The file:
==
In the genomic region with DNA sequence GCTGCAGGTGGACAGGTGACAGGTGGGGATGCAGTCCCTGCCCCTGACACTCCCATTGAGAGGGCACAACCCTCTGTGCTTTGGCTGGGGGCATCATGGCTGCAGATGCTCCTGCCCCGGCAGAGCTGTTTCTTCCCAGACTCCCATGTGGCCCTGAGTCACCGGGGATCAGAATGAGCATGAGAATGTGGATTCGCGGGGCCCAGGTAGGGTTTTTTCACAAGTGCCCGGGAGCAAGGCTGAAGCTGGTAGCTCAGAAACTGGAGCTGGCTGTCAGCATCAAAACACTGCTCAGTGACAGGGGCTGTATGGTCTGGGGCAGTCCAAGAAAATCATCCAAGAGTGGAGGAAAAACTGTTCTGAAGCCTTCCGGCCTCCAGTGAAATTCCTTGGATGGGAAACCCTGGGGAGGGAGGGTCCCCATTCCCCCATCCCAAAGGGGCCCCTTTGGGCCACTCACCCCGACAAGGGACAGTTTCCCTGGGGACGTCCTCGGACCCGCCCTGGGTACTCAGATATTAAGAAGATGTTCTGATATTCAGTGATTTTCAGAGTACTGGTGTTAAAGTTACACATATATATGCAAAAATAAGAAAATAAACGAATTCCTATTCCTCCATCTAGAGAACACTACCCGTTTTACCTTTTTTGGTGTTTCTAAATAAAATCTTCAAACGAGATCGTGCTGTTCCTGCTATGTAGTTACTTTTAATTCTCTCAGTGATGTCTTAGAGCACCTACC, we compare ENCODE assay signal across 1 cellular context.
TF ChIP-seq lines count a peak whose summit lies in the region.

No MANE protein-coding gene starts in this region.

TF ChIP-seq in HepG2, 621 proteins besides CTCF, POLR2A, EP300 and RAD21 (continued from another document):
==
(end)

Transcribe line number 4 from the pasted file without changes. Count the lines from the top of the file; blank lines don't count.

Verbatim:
TF ChIP-seq in HepG2, 621 proteins besides CTCF, POLR2A, EP300 and RAD21 (continued from another document):